Treatments that work by harnessing the power of the immune system are revolutionizing cancer care. NewYork-Presbyterian has become a certified treatment center for CAR T-cell therapy for adults (at NewYork-Presbyterian/Columbia University Irving Medical Center and at NewYork-Presbyterian/Weill Cornell Medical Center) with recurrent or persistent diffuse large B-cell lymphoma (DLBCL), a common type of non-Hodgkin lymphoma, and children and young adults (at NewYork-Presbyterian Morgan Stanley Children’s Hospital) with recurrent or persistent acute lymphoblastic leukemia (ALL). The expertise and skill of our CAR T-cell treatment teams, coupled with other specialists from all areas of medicine in one medical center, make NewYork-Presbyterian the ideal place to receive this potentially lifesaving treatment.
What Is CAR T-Cell Therapy?
CAR T-cell therapy is made from a patient's own white blood cells (T cells). CAR stands for "chimeric antigen receptor." The T cells are engineered to express these receptors, enabling them to recognize certain proteins on the surfaces of cancer cells. Here's how CAR T-cell therapy works:
- T cells are collected from the patient through a process called apheresis.
- The T cells are genetically modified in the laboratory to produce CARs. The CARs are specific to a protein studding the surface of each patient's cancer cells. For example, certain leukemia and lymphoma cells have the CD19 protein (antigen) on their surfaces, and there are CARs designed to recognize CD19.
- The modified T cells are multiplied in the lab to make hundreds of millions of them.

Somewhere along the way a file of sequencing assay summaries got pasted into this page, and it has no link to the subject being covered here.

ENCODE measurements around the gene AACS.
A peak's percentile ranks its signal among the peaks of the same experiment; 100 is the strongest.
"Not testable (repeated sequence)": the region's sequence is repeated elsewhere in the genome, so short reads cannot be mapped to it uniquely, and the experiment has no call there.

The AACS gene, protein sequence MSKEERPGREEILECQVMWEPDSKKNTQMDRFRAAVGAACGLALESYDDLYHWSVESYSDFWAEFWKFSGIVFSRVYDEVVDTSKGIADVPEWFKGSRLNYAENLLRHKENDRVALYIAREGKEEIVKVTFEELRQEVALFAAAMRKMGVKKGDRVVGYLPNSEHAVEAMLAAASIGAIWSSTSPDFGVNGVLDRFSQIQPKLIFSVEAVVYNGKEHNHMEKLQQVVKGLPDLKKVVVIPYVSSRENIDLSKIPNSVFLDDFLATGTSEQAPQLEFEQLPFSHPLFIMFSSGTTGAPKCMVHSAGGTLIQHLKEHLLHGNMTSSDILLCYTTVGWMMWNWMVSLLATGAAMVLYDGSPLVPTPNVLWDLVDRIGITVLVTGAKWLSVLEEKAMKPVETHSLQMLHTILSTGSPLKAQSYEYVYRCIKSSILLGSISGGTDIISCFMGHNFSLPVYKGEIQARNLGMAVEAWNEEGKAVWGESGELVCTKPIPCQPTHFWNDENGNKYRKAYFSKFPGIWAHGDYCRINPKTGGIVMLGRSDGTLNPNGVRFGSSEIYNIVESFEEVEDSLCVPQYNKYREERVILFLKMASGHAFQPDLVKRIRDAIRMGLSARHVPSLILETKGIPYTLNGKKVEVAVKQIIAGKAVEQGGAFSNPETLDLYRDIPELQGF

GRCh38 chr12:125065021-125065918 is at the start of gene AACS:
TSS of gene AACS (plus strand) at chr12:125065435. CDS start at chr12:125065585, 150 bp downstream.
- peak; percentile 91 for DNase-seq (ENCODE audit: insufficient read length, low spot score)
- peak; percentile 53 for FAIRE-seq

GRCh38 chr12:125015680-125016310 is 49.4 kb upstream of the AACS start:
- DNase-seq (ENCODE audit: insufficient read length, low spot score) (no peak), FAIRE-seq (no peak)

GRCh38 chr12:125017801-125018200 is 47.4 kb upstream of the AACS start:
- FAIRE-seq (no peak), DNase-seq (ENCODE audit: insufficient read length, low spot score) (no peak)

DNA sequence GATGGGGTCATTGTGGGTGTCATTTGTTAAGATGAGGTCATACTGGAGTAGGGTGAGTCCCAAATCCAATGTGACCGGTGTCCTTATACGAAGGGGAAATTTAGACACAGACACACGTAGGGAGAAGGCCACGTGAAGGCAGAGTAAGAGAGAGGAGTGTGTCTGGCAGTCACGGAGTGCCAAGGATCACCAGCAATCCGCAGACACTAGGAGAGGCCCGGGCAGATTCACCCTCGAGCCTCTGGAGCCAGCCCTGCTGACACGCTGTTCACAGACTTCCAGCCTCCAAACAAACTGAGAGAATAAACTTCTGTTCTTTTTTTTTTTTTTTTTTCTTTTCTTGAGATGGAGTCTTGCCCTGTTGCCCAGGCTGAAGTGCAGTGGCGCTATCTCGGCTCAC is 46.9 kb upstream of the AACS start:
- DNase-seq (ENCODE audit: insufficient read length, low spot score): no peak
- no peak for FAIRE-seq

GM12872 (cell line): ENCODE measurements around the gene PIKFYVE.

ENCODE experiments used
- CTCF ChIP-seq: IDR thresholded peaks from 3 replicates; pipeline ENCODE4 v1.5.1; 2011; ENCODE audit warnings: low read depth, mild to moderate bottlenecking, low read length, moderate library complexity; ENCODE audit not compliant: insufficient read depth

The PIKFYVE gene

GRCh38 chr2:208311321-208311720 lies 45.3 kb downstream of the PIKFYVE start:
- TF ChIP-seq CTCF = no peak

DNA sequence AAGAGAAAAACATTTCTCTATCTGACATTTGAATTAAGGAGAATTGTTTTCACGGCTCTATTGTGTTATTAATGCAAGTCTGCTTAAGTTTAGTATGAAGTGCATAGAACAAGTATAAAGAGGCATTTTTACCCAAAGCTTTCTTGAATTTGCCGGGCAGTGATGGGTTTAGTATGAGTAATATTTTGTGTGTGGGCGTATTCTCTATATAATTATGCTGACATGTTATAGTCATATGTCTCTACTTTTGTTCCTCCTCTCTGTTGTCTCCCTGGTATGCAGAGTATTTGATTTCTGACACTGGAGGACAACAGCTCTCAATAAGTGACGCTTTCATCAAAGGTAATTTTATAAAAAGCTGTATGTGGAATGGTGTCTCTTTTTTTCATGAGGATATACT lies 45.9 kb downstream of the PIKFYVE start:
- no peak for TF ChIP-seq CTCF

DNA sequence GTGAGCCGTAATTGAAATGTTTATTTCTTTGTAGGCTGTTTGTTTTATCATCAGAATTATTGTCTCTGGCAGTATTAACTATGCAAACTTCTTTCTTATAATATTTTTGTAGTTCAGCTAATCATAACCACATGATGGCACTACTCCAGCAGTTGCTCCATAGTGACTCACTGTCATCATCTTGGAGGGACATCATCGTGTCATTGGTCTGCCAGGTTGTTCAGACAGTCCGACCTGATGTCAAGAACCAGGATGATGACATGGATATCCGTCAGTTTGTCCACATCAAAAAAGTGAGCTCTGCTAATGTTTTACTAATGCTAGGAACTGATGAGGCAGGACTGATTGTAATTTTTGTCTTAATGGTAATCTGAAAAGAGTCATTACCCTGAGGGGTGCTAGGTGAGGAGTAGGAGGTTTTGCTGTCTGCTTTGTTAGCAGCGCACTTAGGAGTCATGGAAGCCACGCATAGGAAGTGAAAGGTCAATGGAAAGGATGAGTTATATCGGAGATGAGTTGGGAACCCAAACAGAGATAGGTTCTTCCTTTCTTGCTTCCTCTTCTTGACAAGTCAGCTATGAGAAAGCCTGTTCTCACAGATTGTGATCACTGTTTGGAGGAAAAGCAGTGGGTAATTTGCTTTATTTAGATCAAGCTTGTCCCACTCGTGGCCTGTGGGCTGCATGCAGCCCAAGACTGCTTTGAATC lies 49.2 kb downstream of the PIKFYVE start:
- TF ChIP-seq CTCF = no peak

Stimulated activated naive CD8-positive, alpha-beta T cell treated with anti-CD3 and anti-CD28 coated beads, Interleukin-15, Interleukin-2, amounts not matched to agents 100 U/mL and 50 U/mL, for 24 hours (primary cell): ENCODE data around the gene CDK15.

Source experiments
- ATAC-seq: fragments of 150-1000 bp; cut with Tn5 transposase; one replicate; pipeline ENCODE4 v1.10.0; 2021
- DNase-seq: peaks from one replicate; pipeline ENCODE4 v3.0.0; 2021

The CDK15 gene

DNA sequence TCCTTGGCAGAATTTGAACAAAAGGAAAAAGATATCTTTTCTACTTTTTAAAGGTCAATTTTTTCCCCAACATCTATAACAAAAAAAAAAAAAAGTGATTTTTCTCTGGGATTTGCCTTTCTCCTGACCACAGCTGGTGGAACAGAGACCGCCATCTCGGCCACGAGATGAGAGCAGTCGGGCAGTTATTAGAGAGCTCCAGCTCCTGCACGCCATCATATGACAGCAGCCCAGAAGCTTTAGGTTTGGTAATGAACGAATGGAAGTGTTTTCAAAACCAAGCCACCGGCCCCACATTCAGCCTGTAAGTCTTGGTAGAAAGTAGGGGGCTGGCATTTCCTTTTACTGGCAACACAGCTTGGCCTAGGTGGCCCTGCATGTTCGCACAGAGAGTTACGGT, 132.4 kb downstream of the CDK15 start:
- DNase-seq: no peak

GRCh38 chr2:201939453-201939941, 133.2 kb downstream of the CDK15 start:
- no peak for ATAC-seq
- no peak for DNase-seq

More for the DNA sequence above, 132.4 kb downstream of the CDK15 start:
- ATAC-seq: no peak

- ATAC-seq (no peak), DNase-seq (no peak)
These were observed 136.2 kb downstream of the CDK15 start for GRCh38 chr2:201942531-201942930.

- The newly armed T cells are returned to the patient, where they set out to detect, attach to, and destroy cancer cells throughout the body.
Who Would Benefit from CAR T-Cell Therapy?
CAR T-cell therapy is used to treat select patients with leukemia and lymphoma. It is also under study in clinical trials for patients with other cancers. The U.S. Food and Drug Administration has approved CAR T-cell therapy to treat:
- Non-Hodgkin lymphoma in adults. Axicabtagene ciloleucel (Yescarta®) and tisagenlecleucel (Kymriah™) are used to treat adults with DLBCL that has continued to grow or came back despite at least two prior regimens of treatment. These therapies are available at both NewYork-Presbyterian/Weill Cornell and NewYork-Presbyterian/Columbia.
- Acute lymphoblastic leukemia in young patients. Tisagenlecleucel is used to treat children and young adults (age 25 and younger) with ALL that has continued to grow or came back despite at least two prior regimens of treatment. This therapy is available at NewYork-Presbyterian Morgan Stanley Children's Hospital and NewYork-Presbyterian/Columbia, and will be available for young adults at NewYork-Presbyterian/Weill Cornell.
CAR T-Cell Therapy at NewYork-Presbyterian
CAR T-cell therapy is one of several cellular therapies being developed at NewYork-Presbyterian. The cellular therapy programs at our hospital are part of our bone marrow and stem cell transplantation programs and build upon the many years of expertise we have in this area.
- Accredited programs. Our bone marrow and stem cell transplantation programs are accredited by the Foundation for the Accreditation of Cellular Therapy (FACT). Our care teams perform hundreds of stem cell transplants a year and translate this experience to the support of people undergoing CAR T-cell therapy.